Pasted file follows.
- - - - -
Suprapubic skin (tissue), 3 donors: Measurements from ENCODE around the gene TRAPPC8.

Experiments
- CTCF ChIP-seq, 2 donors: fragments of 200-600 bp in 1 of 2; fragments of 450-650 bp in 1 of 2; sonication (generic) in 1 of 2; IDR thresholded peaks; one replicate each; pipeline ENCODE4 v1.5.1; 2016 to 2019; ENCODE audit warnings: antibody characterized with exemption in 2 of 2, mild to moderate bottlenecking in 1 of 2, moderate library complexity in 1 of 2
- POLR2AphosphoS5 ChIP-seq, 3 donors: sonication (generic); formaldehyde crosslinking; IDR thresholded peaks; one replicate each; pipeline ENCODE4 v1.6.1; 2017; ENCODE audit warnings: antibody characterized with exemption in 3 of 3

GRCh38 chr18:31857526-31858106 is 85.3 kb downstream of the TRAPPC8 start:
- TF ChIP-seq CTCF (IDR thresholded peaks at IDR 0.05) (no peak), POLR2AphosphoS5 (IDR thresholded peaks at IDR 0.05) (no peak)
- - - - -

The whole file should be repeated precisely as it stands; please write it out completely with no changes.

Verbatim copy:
Suprapubic skin (tissue), 3 donors: Measurements from ENCODE around the gene TRAPPC8.

Experiments
- CTCF ChIP-seq, 2 donors: fragments of 200-600 bp in 1 of 2; fragments of 450-650 bp in 1 of 2; sonication (generic) in 1 of 2; IDR thresholded peaks; one replicate each; pipeline ENCODE4 v1.5.1; 2016 to 2019; ENCODE audit warnings: antibody characterized with exemption in 2 of 2, mild to moderate bottlenecking in 1 of 2, moderate library complexity in 1 of 2
- POLR2AphosphoS5 ChIP-seq, 3 donors: sonication (generic); formaldehyde crosslinking; IDR thresholded peaks; one replicate each; pipeline ENCODE4 v1.6.1; 2017; ENCODE audit warnings: antibody characterized with exemption in 3 of 3

GRCh38 chr18:31857526-31858106 is 85.3 kb downstream of the TRAPPC8 start:
- TF ChIP-seq CTCF (IDR thresholded peaks at IDR 0.05) (no peak), POLR2AphosphoS5 (IDR thresholded peaks at IDR 0.05) (no peak)